For God so loved the world, that he gave his only Son, that whoever believes in him should not perish but have eternal life.
(John 3:16)

If that isn’t the most inclusive, embracing invitation then I don’t know what is.

The Lord is not slow in keeping his promise, as some understand slowness. Instead he is patient with you, not wanting anyone to perish, but everyone to come to repentance.
(2 Peter3:9)

God holds the doors open to everybody and the verse above tells us that he is going to wait a whole lot longer propping those doors open than anybody else ever would.

The final picture of the embracing God that I believe we need to emulate in our collective journey and existence as a church is from Isaiah 40:11

He tends his flock like a shepherd: He gathers the lambs in his arms and carries them close to his heart; he gently leads those that have young.

God carries us close to his heart.

God’s arms are broad and strong, they reach far and wide and his hands softly beckon to us to climb into his embrace.

My prayer is that as the body of Christ, as the people that make up the movement and action that is the church, will replicate the open arms of God and willingness to stretch out to and embrace every broken and imperfect sinner, all the rest of those wicked and fallen people that are actually no different to you and me.

The only difference is that we are yet to wrap our communal arms around them to tell them just how loved and forgiven they are.

5 responses to “Church (part 7) – Exclusive or Embracing

  1. Jen Vortriede 21/03/2011 at 22:30

    I remember visiting an “Exclusive Church” (ecclesia) such as you describe, Alex. I visited this church in another area for a study day on a Saturday with my elderly mom. When we walked through the door, I felt such coldness. I couldn’t believe that no one actually came up to welcome us. People looked at us suspiciously since they didn’t know us. We ourselves had to go up to people to introduce ourselves. Once they discovered we were part of the same denomination, they became slightly more friendly towards us, but not particularly so. I felt as if I was being judged by what I was wearing, etc. I felt so uncomfortable that I told my mom I did not want to attend the Sunday service there, as originally planned, but wanted to drive a couple of hours away to attend a church/ecclesia where we knew we would be welcomed … and would feel loved.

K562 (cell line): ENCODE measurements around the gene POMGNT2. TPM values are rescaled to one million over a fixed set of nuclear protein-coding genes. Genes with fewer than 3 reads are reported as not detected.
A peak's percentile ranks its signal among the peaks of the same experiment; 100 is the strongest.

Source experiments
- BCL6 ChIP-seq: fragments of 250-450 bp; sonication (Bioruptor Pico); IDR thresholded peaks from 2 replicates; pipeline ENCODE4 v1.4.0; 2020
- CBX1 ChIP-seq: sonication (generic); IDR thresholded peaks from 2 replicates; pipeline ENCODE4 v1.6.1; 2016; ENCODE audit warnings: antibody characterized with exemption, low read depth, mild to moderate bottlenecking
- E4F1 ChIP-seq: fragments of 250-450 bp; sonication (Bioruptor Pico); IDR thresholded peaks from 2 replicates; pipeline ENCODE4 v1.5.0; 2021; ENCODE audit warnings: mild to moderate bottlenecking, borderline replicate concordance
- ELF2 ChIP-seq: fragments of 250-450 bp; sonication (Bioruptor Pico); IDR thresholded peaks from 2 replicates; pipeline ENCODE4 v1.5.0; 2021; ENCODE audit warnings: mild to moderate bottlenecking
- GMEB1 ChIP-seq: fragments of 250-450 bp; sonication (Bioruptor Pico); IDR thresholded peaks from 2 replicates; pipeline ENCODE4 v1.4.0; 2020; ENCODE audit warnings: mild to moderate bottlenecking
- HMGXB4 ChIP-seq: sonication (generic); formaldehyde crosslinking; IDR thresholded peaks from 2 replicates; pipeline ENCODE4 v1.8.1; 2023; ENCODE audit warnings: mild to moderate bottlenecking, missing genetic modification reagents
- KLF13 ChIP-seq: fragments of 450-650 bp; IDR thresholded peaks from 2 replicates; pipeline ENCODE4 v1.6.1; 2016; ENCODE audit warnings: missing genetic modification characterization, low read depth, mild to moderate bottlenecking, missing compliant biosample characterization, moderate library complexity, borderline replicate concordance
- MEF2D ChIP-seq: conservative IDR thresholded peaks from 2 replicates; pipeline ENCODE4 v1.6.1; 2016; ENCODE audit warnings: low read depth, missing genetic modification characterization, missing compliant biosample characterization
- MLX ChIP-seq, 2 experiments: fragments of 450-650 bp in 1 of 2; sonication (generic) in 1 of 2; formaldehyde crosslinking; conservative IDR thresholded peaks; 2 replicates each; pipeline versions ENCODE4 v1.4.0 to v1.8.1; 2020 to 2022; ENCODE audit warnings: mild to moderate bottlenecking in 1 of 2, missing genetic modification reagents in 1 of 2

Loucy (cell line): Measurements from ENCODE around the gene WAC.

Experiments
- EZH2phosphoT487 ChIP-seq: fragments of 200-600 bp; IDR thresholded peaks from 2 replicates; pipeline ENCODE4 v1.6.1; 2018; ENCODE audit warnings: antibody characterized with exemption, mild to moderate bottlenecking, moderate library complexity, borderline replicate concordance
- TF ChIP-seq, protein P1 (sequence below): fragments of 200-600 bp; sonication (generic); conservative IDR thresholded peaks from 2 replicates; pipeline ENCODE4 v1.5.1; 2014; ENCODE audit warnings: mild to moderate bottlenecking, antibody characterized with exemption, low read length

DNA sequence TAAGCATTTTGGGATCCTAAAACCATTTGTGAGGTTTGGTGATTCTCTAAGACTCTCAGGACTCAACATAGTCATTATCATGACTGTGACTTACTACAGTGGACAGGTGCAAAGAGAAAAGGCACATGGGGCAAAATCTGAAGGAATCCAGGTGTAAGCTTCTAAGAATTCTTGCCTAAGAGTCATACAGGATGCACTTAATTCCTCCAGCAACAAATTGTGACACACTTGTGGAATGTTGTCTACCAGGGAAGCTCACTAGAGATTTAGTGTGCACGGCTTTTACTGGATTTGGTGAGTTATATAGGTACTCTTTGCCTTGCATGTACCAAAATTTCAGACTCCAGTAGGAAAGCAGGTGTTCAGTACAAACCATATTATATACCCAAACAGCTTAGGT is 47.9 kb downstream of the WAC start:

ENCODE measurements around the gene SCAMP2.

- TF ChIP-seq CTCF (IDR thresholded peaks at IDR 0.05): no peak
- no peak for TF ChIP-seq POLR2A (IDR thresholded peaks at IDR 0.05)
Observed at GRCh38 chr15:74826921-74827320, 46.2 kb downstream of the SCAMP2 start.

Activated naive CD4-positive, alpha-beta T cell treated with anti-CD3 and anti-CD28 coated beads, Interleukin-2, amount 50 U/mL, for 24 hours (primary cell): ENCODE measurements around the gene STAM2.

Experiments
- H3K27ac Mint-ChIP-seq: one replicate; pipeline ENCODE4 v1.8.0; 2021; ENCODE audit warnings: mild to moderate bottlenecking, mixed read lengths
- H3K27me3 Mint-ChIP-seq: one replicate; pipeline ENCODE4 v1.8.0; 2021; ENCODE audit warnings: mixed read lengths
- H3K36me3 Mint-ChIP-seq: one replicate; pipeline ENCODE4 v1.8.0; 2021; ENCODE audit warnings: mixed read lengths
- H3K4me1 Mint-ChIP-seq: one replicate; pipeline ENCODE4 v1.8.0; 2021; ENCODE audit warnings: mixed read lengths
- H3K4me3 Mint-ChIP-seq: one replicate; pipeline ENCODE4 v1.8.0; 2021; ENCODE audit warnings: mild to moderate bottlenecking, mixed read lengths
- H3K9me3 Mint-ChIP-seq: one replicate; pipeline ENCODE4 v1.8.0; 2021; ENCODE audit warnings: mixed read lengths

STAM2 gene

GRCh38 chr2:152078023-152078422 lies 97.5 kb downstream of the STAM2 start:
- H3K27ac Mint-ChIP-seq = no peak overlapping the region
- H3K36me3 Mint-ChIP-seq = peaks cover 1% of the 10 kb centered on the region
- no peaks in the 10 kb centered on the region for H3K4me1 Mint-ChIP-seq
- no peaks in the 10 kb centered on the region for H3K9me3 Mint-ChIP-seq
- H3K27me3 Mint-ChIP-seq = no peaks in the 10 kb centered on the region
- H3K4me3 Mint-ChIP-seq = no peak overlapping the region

In my own home church (ecclesia), I am incredibly blessed to be part of a true spiritual family. We are a very small group and meet in homes like the early church did. We are very much a part of each others’ lives and know about one another’s struggles. We care for one another, help each other, and pray for one another. The love is palpable. Like you, Alex, we share a meal together each Sunday. We love to have visitors and embrace their presence. We had a visitor at our service yesterday who remarked about how refreshing he found our church (ecclesia). It was reaffirming that we are on the right track. It is a blessing to be able to share the love we feel for God and each other to others who enter our doors.

    • Alex Green 25/03/2011 at 09:34

      Thanks for sharing that Jen.
      It saddens me when we claim to represent Jesus but act in a way that gives him a bad name.
      I find it a real shame that a church can claim to represent God and then resist the embracing nature of God’s message and the action that goes with it.

      • Jen Vortriede 25/03/2011 at 14:57

        It saddened me at the time too, Alex. (That was a number of years ago.) Notice my later comments about my current home church, though. Because of experiences such as that earlier one, I’ve helped to ensure that my church is an embracing one. I don’t want others to experience what I experienced in that exclusive church.

        • Alex Green 25/03/2011 at 16:22

          I couldn’t agree more Jen, It’s definitely up to us to make sure we are acting appropriately and showing Jesus in our interactions. Give thanks to God for the bad experiences we are subjected to as then, we can turn them into great experiences for the next time people we don’t know come to into contact with us!

  2. Pingback: Church (part 1) – Prologue « [un]conscious-stream[ing]

Leave a Reply

Fill in your details below or click an icon to log in:

WordPress.com Logo

You are commenting using your WordPress.com account. Log Out /  Change )

Google photo

You are commenting using your Google account. Log Out /  Change )

Twitter picture

You are commenting using your Twitter account. Log Out /  Change )

Facebook photo

You are commenting using your Facebook account. Log Out /  Change )

Connecting to %s

%d bloggers like this: